In many respects, Fragile Future, a solo exhibition of work by the Dutch artist duo studio DRIFT currently on view at The Shed in Manhattan, is a quagmire of contrasts. Poignant thematic and formal dichotomies abound throughout the show’s five rooms: ethereality and solidity, naturally occurring patterns and computer-generated algorithms, light and dark, the monumental and the minute, permanence and transience. Though most works on view constitute thoughtful embodiments of the environmental processes they seek to illuminate (both literally and metaphorically), the conceptual thrust of the show is somewhat muddled.
Founded by Lonneke Gordijn and Ralph Nauta in 2007, DRIFT’s stated mission is to “manifest the phenomena of nature with the use of technology in order to learn from the Earth’s underlying mechanisms and to re-establish our connection to it.” Exactly how that re-connection is fostered in Fragile Future is somewhat unclear and, as a result, the visually stunning immersive experience that concludes the show feels like more of a distraction from the exhibition’s conceptual underpinnings than a culmination of it.
Opening the exhibition is the work after which the show is titled, which began in 2007 and remains ongoing; an armature of bronze electrical circuits illuminates an array of LED bulbs to which real dandelion seeds have been adhered. The sculpture can take a nearly infinite number of configurations as bulbs are added and rearranged, resembling a cyborg version of Sol LeWitt’s Modular Structures.
A similar installation follows it, after which the visitor enters a space where a kinetic sculpture titled Ego is periodically activated. Woven from ultrafine strands of Japanese fluorocarbon, the sculpture, when animated by computerized motors, reveals itself to be an ethereal rectilinear cuboid. This shape is echoed in the sculptures of the following room, collectively referred to as Materialism. Though they are situated in a transitory corridor gallery, these works present the most conceptually-grounded works in the show: displayed on a series of pedestals are groups of blocks arranged to resemble a sort of contemporary Bauhaus sculpture.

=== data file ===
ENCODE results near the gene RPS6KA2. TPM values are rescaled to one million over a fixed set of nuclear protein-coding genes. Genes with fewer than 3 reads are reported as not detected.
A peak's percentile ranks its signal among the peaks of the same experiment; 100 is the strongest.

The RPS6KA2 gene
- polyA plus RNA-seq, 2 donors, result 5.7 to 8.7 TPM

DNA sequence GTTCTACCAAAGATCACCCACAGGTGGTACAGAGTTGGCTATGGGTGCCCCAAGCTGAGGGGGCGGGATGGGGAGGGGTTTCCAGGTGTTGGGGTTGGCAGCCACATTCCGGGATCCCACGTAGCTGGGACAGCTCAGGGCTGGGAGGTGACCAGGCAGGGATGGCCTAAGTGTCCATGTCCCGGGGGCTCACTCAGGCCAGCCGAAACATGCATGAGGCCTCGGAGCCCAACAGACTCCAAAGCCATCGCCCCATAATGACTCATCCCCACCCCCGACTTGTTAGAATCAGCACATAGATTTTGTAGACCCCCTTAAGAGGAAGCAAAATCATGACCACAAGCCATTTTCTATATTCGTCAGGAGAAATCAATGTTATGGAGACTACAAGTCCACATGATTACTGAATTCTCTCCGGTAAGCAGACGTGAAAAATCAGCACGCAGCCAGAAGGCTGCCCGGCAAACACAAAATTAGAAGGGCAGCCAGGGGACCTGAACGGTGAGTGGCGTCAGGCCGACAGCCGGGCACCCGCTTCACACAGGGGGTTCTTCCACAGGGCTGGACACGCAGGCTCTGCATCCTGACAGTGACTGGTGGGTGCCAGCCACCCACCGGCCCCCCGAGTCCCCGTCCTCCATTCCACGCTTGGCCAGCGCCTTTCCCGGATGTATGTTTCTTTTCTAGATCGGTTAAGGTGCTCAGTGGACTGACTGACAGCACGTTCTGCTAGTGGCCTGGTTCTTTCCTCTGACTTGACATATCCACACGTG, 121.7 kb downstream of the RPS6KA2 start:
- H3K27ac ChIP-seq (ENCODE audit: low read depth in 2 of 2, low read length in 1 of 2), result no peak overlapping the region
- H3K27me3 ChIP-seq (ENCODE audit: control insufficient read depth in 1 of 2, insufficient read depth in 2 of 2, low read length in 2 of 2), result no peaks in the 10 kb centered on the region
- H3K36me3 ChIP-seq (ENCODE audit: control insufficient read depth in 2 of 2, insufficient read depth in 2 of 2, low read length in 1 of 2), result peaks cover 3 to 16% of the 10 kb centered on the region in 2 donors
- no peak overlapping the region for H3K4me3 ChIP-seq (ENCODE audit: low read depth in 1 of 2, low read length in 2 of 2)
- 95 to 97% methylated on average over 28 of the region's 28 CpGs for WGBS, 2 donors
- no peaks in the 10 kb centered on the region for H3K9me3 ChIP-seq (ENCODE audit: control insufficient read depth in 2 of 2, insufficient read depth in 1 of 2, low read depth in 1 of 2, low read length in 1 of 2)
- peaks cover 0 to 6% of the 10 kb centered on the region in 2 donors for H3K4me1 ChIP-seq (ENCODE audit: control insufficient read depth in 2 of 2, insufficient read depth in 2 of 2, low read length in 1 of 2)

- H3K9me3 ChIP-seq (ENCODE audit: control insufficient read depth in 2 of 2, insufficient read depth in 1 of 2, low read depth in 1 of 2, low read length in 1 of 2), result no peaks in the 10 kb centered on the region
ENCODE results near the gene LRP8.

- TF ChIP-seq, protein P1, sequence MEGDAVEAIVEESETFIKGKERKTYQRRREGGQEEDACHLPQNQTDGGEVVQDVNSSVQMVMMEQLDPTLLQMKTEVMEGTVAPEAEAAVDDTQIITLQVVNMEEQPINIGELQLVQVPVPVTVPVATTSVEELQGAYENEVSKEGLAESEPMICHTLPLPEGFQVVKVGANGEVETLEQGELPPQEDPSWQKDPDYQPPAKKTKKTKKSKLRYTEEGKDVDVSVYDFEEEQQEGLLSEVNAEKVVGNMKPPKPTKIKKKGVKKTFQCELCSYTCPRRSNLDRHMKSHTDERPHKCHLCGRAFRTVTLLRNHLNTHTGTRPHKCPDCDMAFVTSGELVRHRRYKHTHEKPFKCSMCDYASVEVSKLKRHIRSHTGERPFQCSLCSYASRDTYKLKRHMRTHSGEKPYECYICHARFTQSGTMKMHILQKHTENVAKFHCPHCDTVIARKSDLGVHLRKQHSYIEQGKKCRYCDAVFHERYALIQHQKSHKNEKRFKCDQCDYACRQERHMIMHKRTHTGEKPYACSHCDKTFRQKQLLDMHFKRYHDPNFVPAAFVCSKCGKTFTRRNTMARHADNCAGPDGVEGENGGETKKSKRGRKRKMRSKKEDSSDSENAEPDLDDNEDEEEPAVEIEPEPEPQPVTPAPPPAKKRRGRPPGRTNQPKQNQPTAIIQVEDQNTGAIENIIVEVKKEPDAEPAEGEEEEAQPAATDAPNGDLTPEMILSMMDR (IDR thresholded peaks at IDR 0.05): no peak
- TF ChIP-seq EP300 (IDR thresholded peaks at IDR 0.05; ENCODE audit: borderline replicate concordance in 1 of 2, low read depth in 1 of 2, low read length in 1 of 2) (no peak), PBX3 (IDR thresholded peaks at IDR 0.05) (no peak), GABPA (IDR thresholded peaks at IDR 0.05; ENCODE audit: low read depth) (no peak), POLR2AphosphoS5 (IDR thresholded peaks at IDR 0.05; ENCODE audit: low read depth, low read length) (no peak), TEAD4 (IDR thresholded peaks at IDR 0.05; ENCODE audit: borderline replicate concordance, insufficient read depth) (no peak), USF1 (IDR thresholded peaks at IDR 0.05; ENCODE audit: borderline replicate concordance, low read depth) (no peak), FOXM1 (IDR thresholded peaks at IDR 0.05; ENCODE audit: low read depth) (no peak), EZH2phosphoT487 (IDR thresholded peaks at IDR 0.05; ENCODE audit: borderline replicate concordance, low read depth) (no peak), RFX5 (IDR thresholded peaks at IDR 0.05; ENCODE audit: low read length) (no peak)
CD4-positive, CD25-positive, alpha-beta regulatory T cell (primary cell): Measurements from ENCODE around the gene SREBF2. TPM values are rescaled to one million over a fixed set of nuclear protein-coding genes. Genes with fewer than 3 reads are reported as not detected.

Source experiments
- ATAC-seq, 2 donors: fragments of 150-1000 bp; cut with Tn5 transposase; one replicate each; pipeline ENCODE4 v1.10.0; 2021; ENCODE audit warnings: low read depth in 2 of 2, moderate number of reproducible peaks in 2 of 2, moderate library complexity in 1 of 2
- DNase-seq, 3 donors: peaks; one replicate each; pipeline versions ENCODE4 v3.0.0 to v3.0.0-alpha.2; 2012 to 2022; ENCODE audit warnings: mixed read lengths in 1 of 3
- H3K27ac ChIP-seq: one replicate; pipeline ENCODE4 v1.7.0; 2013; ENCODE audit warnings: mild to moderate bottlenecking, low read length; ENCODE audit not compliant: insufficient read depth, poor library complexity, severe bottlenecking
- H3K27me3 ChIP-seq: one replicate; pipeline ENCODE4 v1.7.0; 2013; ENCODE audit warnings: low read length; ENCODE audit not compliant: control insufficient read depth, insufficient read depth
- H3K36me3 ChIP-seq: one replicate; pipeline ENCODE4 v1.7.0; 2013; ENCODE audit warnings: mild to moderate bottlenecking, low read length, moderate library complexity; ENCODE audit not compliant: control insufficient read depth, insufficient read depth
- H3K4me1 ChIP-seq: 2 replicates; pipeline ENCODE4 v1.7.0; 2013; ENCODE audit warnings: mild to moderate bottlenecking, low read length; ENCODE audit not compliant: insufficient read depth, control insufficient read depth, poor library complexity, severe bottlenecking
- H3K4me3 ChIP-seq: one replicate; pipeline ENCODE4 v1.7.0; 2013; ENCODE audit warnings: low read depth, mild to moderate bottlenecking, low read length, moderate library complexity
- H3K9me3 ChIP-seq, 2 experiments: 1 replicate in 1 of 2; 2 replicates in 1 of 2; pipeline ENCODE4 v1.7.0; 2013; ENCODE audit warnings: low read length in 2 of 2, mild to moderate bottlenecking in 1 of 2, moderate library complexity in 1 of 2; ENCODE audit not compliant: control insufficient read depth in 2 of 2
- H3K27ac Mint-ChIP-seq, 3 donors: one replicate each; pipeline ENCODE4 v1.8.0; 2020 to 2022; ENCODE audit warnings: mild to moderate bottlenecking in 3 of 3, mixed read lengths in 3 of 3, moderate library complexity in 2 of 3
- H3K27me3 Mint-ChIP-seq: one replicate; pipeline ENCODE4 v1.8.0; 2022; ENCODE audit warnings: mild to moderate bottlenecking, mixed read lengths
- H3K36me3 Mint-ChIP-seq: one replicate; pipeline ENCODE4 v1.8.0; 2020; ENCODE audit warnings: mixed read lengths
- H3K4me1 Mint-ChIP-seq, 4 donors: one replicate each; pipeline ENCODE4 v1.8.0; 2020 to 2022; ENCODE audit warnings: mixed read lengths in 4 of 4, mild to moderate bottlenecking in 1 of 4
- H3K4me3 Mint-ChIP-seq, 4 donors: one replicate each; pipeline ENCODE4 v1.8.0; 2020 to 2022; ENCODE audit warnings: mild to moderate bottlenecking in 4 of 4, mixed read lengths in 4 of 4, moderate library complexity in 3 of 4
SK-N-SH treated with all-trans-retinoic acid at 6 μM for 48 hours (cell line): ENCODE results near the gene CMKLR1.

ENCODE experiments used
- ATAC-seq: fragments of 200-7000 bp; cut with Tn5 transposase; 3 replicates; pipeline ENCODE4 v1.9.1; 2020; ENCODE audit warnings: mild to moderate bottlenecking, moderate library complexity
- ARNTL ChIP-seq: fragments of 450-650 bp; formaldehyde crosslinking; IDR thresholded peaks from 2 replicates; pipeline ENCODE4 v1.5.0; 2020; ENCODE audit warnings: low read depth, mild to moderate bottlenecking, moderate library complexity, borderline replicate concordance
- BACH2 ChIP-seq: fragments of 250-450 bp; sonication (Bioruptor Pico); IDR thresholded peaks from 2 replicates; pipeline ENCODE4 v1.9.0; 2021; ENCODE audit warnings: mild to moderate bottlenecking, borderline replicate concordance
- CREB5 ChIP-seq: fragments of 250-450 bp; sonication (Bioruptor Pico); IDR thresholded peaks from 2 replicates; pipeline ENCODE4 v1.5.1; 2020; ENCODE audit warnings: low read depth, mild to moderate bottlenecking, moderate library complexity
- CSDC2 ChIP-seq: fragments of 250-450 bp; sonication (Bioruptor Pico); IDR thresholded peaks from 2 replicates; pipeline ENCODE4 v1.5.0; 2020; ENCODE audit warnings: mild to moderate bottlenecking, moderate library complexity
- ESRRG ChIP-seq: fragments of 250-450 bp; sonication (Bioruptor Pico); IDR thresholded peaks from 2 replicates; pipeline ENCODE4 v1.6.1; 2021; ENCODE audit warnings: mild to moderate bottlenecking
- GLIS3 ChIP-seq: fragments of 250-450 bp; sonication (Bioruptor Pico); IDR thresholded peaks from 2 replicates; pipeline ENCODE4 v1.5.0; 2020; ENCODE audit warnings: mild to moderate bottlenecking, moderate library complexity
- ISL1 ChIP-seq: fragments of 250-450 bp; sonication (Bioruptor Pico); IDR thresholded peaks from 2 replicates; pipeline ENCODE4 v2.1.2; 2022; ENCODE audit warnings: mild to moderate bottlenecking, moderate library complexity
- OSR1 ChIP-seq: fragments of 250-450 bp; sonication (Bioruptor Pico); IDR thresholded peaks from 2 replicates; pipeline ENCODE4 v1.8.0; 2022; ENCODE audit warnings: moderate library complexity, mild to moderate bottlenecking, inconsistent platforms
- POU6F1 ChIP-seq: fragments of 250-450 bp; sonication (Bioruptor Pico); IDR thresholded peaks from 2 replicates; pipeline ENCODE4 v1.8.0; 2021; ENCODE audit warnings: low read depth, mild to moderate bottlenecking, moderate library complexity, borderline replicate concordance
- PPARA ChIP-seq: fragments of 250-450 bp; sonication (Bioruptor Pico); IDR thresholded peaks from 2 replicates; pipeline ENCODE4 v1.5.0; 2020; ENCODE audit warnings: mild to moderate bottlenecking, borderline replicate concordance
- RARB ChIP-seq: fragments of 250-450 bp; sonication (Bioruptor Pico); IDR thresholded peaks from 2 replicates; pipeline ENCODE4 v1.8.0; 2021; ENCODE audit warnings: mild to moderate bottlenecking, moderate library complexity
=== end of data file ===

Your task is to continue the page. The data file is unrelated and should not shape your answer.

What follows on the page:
Comprising the raw materials of a range of items including a bicycle, an iPhone, a lightbulb, and a Russian AK-47, each block is made from the elemental substance of each object, each compressed into block-form and arranged with its constituent ingredients to reveal its relative quantity. The materials of the title constitute the message in a very literal way, particularly at the two pedestals toward the end of the gallery, which compare the amount of silicon needed to house the entire internet in 2000 and 2020.
In the penultimate gallery, dual films are projected on opposite walls; one follows a large concrete monolith as it floats about an urban environment, the other features the same monoliths moving about a foggy green mountain landscape. The blocks constitute the foundational unit of modern construction, representing, in a broader sense, the built environment in which we dwell. It is these same blocks that comprise the elements of the final gallery—suspended two stories in the air, five monumental “concrete” slabs appear to hang in midair, an uncanny feat of engineering augmented by the theatrical lights of The Shed’s outsized performance space. The eponymously titled Drifters seamlessly glide across the McCourt theater, dancing to an original score by ANOHNI. Interestingly, while the rest of the works on view are accompanied by tombstones of text and didactics, Drifters is presented without explanation, its wall text listing only the title and date of the work. The actual media from which the work is made remains unknown, a stark contrast to the previous galleries, yet appropriate for the dreamlike performance it evokes. Given the themes of the previous galleries, the work seeks to emphasize the malleability of our lived environment, a reminder that industrial and technological innovation are constantly unfolding on paths that can be directed or diverted.
Presented in collaboration with the firm Superblue, Pace Gallery’s new immersive art enterprise, Fragile Future languishes in its indeterminacy, providing ample visual marvels but leaving visitors seeking anything more than a vague sense of wonder wanting. While the rectilinear cuboid constitutes a uniting formal motif, the conceptual cohesion of the works on view is a bit more tenuous, rendering the artists’ decision to leave the standout installation unexplained all the more puzzling. Perhaps they were simply aiming to heighten the sense of awe aroused by the scale and technical achievements of the work by shrouding its mechanics in mystery, but, given the environmental concern of Fragile Future and the artists’ practice in general, the illusory approach feels more escapist than empowering.
In today’s Instagram age, getting visitors to focus on anything besides the photographic potential of an immersive artwork feels like half the battle. The presentation of Drifters does little to counter its potential to be absorbed as pure spectacle. That said, reclining beneath a four-story-high cavern to observe concrete monoliths unfurl a gracefully slow aerial ballet to ANOHNI’s gorgeous, haunting soundtrack is a unique experience, one that will undoubtedly leave an impression on visitors and take the burgeoning trend of immersive art installations to a new level.
Drift: Fragile Future is on view at The Shed through December 19.